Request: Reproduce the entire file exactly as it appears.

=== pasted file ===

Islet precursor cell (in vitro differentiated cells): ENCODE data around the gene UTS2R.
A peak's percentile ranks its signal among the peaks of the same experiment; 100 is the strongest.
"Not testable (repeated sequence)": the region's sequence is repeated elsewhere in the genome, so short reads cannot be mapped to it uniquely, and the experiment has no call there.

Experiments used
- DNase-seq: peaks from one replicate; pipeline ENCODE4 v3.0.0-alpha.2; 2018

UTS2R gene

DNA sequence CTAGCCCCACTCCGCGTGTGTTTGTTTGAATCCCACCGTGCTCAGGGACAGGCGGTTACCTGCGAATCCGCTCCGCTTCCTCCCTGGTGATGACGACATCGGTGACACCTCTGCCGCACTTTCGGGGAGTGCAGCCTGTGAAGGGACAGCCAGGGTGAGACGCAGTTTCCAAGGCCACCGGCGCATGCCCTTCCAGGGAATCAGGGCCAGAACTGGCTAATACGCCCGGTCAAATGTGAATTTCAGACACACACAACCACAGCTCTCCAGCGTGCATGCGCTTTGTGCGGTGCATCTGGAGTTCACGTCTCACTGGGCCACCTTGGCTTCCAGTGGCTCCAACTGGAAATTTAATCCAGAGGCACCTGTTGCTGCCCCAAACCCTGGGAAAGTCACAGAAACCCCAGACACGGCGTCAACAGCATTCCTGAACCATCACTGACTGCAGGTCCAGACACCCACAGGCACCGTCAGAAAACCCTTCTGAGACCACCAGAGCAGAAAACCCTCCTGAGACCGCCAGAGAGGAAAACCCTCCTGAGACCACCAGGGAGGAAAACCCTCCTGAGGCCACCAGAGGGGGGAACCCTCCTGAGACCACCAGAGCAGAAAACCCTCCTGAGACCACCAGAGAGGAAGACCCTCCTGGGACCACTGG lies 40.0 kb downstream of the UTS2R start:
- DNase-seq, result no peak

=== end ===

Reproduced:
Islet precursor cell (in vitro differentiated cells): ENCODE data around the gene UTS2R.
A peak's percentile ranks its signal among the peaks of the same experiment; 100 is the strongest.
"Not testable (repeated sequence)": the region's sequence is repeated elsewhere in the genome, so short reads cannot be mapped to it uniquely, and the experiment has no call there.

Experiments used
- DNase-seq: peaks from one replicate; pipeline ENCODE4 v3.0.0-alpha.2; 2018

UTS2R gene

DNA sequence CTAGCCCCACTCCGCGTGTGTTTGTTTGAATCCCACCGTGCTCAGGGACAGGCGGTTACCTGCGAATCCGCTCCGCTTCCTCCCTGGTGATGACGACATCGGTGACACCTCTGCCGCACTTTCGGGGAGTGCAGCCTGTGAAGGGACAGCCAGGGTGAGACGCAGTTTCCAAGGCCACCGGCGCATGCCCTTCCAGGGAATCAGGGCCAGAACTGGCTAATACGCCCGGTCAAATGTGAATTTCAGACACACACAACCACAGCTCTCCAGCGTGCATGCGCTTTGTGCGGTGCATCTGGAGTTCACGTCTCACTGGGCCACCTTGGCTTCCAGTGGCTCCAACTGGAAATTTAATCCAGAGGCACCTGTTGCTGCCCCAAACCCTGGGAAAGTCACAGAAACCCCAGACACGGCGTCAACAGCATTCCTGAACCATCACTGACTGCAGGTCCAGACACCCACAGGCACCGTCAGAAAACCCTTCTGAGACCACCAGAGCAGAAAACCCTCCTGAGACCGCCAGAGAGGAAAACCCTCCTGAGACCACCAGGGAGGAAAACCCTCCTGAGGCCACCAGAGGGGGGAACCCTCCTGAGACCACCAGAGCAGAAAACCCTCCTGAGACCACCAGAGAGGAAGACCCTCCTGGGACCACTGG lies 40.0 kb downstream of the UTS2R start:
- DNase-seq, result no peak